Most Android device makers have a pretty lousy track record when it comes to offering long-term support for their gadgets. But that’s finally starting to change.

One of the latest signs? The world’s top smartphone maker (in terms of shipments) has announced that it will deliver at least four years of security updates for all Samsung Galaxy smartphones and tablets released in 2019 and later.

Samsung Galaxy S21+ and Galaxy S21 should receive security updates at least through early 2025

Google releases Android security updates on a monthly basis, but Samsung says its updates will be available monthly or quarterly, depending on the device model. Google also releases major operating system updates once per year, but Samsung’s announcement makes no mention of how long the company will offer those updates for each model.

Still, this is good news for folks who want to continue using smartphones for more than a few years without worrying that they’ll become more vulnerable to security threats over time. And hopefully it’s the sort of announcement we’ll see from more companies soon.

Last year Google and Qualcomm announced a partnership to make it easier for device makers to deliver updates for at least four years after a new chipset is available. That partnership only affects phones shipping with Snapdragon 888 or newer chips though, while Samsung’s promise covers phones with older Qualcomm processors as well as models with the company’s own Exynos processors.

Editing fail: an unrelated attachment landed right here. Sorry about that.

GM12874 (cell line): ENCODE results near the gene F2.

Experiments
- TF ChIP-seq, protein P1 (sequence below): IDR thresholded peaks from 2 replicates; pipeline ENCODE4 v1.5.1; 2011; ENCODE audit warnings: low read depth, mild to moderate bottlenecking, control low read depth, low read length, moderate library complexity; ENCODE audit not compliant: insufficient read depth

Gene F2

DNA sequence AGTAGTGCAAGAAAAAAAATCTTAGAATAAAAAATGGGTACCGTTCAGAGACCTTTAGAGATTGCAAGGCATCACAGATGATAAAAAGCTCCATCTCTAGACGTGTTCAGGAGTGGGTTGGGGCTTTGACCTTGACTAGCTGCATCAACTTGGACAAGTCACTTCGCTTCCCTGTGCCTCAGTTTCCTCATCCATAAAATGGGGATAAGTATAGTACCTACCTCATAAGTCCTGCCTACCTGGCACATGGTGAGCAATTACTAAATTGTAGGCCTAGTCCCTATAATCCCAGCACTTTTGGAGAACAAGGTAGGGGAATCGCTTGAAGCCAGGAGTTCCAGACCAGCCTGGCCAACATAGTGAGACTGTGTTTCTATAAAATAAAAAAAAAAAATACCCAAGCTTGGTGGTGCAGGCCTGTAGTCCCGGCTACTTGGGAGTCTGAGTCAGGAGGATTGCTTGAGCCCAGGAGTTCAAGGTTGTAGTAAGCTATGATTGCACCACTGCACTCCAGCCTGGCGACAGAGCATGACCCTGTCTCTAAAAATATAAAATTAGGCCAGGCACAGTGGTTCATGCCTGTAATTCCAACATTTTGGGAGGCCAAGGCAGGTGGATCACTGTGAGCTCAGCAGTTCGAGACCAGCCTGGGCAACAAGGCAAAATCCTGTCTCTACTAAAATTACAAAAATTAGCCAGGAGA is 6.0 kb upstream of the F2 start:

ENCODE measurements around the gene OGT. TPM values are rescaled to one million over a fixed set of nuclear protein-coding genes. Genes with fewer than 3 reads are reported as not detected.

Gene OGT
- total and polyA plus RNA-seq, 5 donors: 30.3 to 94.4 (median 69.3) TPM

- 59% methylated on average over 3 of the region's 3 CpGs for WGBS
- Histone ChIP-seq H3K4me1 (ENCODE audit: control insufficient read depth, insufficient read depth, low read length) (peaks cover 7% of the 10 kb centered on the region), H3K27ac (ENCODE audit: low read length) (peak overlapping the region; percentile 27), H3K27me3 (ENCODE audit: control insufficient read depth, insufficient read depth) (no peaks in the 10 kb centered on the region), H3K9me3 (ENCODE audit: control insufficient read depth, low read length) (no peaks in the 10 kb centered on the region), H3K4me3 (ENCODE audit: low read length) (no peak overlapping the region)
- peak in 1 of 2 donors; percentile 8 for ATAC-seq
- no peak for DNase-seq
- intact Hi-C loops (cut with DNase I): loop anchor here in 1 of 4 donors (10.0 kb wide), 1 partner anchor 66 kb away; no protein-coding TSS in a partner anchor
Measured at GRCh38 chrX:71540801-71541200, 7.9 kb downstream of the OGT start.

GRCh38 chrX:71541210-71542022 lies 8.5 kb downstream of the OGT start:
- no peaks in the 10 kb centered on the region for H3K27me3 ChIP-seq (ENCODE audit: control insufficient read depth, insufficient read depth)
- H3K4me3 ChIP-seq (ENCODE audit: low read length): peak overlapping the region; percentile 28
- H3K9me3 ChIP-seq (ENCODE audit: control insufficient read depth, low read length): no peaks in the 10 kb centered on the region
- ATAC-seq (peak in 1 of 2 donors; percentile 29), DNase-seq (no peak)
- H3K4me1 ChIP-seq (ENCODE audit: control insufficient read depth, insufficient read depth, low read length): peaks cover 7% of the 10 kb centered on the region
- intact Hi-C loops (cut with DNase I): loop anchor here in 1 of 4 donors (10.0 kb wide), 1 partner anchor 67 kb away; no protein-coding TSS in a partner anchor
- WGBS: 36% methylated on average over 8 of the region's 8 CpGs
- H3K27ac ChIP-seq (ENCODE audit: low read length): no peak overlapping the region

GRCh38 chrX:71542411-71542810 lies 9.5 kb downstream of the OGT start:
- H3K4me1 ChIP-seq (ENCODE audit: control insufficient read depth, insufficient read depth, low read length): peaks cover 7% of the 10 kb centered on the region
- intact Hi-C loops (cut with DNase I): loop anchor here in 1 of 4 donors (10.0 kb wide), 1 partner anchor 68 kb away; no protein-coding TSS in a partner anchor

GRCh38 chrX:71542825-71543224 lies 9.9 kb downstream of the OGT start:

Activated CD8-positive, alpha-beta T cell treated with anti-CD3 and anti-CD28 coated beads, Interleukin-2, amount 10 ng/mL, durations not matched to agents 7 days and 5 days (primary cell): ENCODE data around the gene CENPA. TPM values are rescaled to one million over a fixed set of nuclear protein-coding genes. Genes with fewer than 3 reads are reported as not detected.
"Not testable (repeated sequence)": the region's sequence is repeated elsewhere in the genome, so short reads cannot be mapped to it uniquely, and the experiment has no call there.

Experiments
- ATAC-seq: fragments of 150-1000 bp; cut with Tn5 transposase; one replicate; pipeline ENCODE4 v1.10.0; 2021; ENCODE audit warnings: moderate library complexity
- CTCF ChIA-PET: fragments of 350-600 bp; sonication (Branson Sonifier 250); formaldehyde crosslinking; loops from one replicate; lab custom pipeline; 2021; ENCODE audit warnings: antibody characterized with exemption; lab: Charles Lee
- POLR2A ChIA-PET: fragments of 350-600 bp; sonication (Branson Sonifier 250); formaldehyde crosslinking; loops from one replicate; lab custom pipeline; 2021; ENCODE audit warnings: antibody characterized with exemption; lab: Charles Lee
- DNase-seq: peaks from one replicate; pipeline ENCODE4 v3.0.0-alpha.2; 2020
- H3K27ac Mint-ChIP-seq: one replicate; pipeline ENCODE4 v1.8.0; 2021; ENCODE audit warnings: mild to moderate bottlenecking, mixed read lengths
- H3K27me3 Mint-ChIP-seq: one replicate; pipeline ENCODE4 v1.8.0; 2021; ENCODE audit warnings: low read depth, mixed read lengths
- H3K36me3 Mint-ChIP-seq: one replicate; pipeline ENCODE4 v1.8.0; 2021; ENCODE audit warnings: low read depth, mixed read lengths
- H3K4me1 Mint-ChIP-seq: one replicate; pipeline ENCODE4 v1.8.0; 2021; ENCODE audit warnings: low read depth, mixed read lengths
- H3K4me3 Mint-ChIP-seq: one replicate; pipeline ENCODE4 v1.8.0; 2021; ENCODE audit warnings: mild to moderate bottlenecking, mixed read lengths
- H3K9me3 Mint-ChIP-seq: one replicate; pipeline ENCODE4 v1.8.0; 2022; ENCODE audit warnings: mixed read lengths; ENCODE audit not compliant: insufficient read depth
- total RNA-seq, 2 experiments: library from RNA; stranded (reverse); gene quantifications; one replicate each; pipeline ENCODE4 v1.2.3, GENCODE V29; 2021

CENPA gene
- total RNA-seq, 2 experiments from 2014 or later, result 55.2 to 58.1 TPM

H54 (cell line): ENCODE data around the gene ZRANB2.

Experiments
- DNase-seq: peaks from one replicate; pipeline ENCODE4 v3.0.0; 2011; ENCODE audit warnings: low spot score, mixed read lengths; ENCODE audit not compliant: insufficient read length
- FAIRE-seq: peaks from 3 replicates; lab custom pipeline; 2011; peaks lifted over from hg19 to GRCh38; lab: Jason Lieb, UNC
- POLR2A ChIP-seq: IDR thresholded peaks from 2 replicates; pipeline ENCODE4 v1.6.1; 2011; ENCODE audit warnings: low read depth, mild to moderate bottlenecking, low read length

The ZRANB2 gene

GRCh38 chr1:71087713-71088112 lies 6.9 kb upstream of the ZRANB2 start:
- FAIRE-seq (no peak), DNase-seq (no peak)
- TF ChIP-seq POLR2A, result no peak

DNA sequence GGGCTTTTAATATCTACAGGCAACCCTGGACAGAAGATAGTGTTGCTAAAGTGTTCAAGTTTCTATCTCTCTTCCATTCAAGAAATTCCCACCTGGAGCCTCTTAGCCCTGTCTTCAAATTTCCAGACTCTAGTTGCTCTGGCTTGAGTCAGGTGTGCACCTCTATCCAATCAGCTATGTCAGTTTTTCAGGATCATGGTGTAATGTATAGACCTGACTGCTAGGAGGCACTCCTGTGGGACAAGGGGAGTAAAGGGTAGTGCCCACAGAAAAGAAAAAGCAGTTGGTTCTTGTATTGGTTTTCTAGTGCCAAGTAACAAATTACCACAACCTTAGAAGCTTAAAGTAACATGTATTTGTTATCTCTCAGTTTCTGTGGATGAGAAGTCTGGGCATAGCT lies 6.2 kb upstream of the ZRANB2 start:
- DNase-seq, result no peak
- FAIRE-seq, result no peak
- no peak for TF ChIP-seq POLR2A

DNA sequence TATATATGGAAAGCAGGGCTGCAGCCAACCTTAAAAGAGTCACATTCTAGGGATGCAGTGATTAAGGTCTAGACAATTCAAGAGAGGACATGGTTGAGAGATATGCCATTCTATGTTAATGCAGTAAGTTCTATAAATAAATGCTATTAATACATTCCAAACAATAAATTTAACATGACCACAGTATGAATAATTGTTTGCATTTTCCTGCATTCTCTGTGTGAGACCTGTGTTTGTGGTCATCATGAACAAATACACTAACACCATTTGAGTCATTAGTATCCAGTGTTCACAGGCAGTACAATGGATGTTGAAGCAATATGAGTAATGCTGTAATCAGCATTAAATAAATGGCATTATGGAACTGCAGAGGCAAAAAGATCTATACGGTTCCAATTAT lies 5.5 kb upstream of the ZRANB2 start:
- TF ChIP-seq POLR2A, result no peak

One thing to keep in mind though is that the clock begins ticking when a phone is released, not when you buy it. So a phone released in 2019 will be supported through at least 2023, but there’s no guarantee it’ll still receive security updates after that time. If you want support through 2025, then you may need to buy a phone or tablet released this year.

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  1. Still not really good enough. It would be nice to get to the point where we can get 10 years + of updates for phones an tablets. If my 15 year old desktop and 10 year old laptop can still be on the latest version of Windows and Linux, then $1000 plus phones should be able to as well.

    1. The battery on my galaxy s5 sport lasted about 5 years before it drained too fast to last a day. I could still get a replacement because the S5 sold so well, but for less common phones or phones that are glued shut, I don’t think replacement batteries would be very common even six years later, not without standardization anyway.
      Of course, by all means, they totally should, I’m just saying this is another thing they’d have to do and should do but don’t usually do.

  2. I just got a used Note 9, which is a few months shy of the cutoff date. Oh well, I wasn’t really expecting much longer support for it, it will be 3 years old later this year.